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New Year, New Names

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This year looks a bit brighter for speech technology as it further penetrates new and existing industries. The automotive industry, for example, has recently been promoting speech recognition as a selling point in some of its cars. You may have seen the recent "Play-Artist-Michael-Bolton" television commercial, promoting Microsoft Sync technology in the 2008 Ford Focus, which voice-activates mobile phones and digital music players. It’s pretty cool stuff, unless, of course, you actually have Michael Bolton on your MP3 player.

But it’s not just cool technology. Speech in automobiles also promotes safety, especially in dangerous driving situations. We’re seeing some early adoption of in-car speech systems in police cruisers to preserve the safety of police officers in pursuit (see the story "Out of Harm’s Way," page 45, by Editorial Assistant Ryan Joe).

Good marketing along with valuable products will go a long way in facilitating the growth of the speech technology industry. And some analysts are already optimistic. Strategy Analytics predicts speech in the automotive industry will jump from $4.4 billion in 2005 to $6.5 billion by 2013, according to the article "Voice Fuels the Car’s Future" (page 11), by Senior Editor Leonard Klie.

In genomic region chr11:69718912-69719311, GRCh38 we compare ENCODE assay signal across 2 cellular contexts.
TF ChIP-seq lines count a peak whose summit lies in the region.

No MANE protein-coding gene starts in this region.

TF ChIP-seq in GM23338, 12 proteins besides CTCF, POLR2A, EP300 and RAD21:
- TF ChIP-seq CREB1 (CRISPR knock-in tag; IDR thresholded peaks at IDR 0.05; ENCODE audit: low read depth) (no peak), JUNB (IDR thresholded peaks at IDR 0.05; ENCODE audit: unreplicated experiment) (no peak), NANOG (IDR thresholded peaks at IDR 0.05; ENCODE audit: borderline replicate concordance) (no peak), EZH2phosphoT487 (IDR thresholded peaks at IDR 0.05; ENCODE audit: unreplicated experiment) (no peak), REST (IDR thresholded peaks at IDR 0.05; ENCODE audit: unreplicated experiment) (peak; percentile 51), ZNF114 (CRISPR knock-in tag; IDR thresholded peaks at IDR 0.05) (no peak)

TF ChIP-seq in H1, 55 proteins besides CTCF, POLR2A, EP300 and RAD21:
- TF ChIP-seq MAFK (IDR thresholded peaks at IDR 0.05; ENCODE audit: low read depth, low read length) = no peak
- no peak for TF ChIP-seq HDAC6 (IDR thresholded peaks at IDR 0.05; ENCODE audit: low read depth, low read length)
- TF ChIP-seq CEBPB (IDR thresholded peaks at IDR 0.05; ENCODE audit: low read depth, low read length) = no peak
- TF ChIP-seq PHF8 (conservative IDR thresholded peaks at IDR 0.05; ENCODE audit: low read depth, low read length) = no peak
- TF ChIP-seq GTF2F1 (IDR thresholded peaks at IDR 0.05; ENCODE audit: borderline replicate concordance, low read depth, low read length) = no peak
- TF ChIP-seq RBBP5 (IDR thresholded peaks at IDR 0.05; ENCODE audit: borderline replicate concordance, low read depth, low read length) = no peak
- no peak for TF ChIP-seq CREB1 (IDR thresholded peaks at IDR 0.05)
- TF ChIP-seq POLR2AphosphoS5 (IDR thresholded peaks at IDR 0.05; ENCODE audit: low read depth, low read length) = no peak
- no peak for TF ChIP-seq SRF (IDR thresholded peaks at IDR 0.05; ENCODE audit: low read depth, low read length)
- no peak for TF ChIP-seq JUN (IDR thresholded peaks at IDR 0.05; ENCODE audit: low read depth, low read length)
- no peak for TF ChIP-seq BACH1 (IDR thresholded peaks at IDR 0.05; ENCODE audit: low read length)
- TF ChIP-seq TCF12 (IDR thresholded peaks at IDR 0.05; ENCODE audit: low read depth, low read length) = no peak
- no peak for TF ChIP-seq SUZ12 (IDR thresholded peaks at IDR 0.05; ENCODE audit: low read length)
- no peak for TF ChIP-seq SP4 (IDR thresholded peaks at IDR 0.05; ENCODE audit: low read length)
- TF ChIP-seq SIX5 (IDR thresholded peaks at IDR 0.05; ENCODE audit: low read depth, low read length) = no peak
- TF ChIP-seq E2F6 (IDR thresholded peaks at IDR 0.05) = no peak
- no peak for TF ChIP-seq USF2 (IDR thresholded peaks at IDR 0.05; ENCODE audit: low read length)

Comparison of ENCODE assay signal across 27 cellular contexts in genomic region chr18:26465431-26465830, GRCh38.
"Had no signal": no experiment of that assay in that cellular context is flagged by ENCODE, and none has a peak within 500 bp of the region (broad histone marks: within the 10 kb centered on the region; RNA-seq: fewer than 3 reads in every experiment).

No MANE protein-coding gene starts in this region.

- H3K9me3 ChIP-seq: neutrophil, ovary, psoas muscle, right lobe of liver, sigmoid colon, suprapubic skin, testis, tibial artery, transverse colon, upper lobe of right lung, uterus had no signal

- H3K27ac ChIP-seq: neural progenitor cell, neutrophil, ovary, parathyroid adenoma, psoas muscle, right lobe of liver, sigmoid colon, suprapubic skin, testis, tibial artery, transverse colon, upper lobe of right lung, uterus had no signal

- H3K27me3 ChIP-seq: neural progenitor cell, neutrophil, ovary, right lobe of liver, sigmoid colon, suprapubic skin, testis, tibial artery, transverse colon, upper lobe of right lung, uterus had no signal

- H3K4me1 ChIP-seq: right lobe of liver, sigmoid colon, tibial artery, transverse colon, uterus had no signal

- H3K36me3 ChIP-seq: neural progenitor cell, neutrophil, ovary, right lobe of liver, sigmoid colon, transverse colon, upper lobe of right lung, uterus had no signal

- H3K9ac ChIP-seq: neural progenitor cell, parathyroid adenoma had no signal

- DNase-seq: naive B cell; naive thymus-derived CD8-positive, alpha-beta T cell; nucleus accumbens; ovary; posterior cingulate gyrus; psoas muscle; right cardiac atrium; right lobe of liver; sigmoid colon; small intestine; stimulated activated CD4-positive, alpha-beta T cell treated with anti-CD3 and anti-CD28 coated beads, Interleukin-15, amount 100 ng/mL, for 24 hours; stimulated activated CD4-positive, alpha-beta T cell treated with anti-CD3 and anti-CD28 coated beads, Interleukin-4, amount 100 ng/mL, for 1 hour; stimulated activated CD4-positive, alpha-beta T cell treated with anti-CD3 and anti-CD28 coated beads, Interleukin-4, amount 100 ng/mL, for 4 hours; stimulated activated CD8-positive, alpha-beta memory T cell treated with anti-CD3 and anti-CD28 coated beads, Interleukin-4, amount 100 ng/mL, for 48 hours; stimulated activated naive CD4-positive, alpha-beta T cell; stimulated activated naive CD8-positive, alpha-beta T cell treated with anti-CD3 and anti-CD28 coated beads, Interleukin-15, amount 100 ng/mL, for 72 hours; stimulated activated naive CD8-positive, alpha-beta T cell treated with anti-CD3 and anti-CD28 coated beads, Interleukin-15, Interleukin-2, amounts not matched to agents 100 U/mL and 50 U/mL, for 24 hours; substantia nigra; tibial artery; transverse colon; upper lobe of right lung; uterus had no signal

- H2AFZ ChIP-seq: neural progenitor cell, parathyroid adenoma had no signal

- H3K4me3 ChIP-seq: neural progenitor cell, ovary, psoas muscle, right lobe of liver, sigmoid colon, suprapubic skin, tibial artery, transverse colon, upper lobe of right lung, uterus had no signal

Like the industry it covers, Speech Technology magazine has a brighter outlook for 2008 as we’re introducing a few new columns and columnists to the magazine. This issue marks the launch of our Interact column (page 5), focusing on VUI design tips, strategies, and developments. Susan Hura, Ph.D., founder and principal at VUI design consultancy Speech Usability, will co-write the column with Melanie Polkosky, Ph.D., a social-cognitive psychologist and speech-language pathologist as well as a human factors psychologist and senior consultant for IBM.

Our Inside Outsourcing column (page 6), which will run in every issue, offers tips and best practices from large speech technology outsourcing and consulting companies. The first installment starts with some advice from Aaron Fisher, director of speech services at West Interactive. In addition to West, this column will also feature speech technology experts from Convergys and EDS.

In Other Words (page 50), a column dedicated to speech technology translation issues, will be written by Sue Ellen Reager, CEO and founder of translation services company and localization software developer @International Services. This column will alternate with another new column, Standards, which focuses on—you guessed it—tips and advice on speech technology standards. Deborah Dahl, Ph.D., principal at speech and language technology consulting firm Conversational Technologies and chair of the W3C’s Multimodal Interaction Working Group, will write this column.

All other columns will remain; however, the Industry View column will be written by Moshe Yudkowsky, Ph.D., president of Disaggregate Consulting. I’m optimistic about what lies ahead for the industry and I look forward to working with our existing and new contributors in the coming year.

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